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Structural formula
Structure of riboflavin
Common name Vitamin B 2
other names
  • Riboflavin
  • Lactoflavin
  • 7,8-Dimethyl-10- ( D -ribo-2,3,4,5-tetrahydroxypentyl) -3 H , 10 H -benzo [ g ] pteridine-2,4-dione ( IUPAC )
  • 7,8-dimethyl-10- ( D -ribit-1-yl) -isoalloxazine ( WHO )
  • E  101
Molecular formula C 17 H 20 N 4 O 6
CAS number 83-88-5
PubChem 1072
ATC code

A11 HA04

DrugBank DB00140
Brief description bitter-tasting, yellow to orange-colored solid
Occurrence Liver, yeast, wheat germ
function Flavin - Coenzyme ( FAD , FMN ) precursor
Daily need 1.5-1.7 mg
Consequences in case of deficiency Inflammation of the skin ( exanthema , skin cracks), disorders of growth, blood formation and neurological nature
Overdose not known
Molar mass 376.37 g mol −1
Physical state firmly
Melting point

278–282 ° C (decomposition)

safety instructions
Please note the restricted labeling requirements for drugs, medical devices, cosmetics, food and animal feed
GHS labeling of hazardous substances
no GHS pictograms
H and P phrases H: no H-phrases
P: no P-phrases
As far as possible and customary, SI units are used. Unless otherwise noted, the data given apply to standard conditions .

Riboflavin , also lactoflavin or vitamin B 2 , formerly called vitamin G , is a vitamin from the B complex . It is also known colloquially as the growth vitamin.


Vitamin B 2 was first isolated from milk (lacto) in 1920 and contains a yellow chromophore (flavin) and a ribityl residue (ribo).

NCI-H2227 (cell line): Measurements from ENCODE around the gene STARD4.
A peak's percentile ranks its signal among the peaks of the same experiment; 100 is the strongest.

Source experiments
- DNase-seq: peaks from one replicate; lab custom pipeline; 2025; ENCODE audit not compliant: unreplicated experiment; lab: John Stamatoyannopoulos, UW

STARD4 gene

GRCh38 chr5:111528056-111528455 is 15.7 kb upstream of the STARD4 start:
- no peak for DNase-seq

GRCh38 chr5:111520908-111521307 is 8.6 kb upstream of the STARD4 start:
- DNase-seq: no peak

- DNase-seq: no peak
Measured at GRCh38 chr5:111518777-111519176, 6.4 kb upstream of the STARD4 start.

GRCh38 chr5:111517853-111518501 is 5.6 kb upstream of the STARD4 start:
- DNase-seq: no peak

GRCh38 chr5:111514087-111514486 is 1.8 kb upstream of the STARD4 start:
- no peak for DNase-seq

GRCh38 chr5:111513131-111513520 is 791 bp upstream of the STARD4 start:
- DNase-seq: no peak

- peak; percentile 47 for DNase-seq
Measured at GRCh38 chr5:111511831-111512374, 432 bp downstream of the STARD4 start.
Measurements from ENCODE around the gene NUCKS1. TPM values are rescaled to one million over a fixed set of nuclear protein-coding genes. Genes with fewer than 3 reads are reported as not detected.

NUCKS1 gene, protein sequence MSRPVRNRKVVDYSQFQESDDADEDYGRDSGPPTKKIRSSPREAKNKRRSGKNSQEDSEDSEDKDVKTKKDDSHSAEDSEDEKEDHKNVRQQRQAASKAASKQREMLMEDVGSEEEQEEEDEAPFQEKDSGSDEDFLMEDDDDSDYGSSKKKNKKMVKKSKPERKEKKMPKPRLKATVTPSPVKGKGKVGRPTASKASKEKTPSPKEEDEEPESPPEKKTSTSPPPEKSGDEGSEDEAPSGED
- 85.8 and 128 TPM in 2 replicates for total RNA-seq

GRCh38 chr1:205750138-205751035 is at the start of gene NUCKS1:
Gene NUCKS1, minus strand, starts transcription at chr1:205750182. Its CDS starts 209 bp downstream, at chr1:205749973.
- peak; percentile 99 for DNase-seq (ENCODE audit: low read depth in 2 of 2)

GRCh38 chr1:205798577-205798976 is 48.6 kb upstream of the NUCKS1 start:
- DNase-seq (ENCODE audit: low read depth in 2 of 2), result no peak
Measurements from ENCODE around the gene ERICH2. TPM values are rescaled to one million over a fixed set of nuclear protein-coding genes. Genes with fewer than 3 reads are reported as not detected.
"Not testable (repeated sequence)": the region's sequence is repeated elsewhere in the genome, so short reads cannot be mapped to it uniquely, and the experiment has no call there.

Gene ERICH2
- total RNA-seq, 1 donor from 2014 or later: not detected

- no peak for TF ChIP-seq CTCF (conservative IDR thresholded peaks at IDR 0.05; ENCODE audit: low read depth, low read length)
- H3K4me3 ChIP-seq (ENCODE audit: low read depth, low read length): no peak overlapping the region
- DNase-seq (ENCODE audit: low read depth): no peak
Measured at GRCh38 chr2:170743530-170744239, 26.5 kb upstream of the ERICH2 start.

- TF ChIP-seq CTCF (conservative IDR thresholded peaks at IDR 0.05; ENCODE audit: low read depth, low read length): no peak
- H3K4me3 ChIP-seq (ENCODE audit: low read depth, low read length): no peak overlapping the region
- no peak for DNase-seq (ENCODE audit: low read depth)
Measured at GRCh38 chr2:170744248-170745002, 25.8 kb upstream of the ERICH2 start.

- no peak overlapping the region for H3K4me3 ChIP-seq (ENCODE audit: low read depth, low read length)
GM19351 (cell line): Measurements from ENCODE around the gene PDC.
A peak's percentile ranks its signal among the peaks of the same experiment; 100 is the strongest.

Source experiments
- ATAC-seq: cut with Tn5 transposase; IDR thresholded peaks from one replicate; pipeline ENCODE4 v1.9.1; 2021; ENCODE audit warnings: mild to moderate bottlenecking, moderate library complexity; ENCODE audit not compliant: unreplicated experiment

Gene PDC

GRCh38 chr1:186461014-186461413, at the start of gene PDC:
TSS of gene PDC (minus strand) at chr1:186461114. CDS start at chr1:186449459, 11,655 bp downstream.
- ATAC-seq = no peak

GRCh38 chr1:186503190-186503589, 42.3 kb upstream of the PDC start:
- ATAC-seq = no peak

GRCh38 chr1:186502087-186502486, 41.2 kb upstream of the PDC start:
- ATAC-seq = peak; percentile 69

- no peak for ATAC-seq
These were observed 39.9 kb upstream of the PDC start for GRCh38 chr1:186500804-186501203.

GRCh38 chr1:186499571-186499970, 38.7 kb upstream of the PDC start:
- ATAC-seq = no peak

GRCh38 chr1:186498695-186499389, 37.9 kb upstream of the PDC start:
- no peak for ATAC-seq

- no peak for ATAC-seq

Vitamin B 2 can be found in food as unbound riboflavin or bound to proteins. It occurs in milk and dairy products , among other things , but also in vegetables such as broccoli , asparagus or spinach , as well as in fish, muscle meat, eggs and whole grain products .

It has been produced biotechnologically since 1990 with the help of the filamentous fungus Ashbya gossypii . The wild type produces up to 100 mg riboflavin per g biomass, the production strains supply more than 20 g / L. Alternatively, riboflavin is also produced by genetically modified strains of Bacillus subtilis .


Riboflavin is a derivative of the heterocycle pteridine , more precisely the isoalloxazine and the sugar alcohol ribitol . Riboflavin is one of the water-soluble vitamins , although it is not very soluble in water . it is light-sensitive, but so stable to heat and oxygen that it is not destroyed when cooked.


Riboflavin serves as a precursor for flavin - coenzymes ( FAD , FMN ), which in particular oxidoreductases , z. B. NADH dehydrogenase , play a major role. As a result, it plays a central role in the metabolism .

The alleged recommendation of neurologists for a tablet of 100 mg or 400 mg riboflavin per day for prophylaxis against migraines contrasts with the assessment of an S3 guideline that there is an indication, but not a proof of the effectiveness of riboflavin (vitamin B2) Migraine prophylaxis can be talked about .

Daily requirement

The daily requirement is around 1.5 mg and is usually covered by normal food intake.

  • Infants: 0.3-0.4 mg
  • Children and adolescents (up to 15 years): 0.7–1.6 mg
  • Adolescents (from 15 years) and adults: 1.2–1.5 mg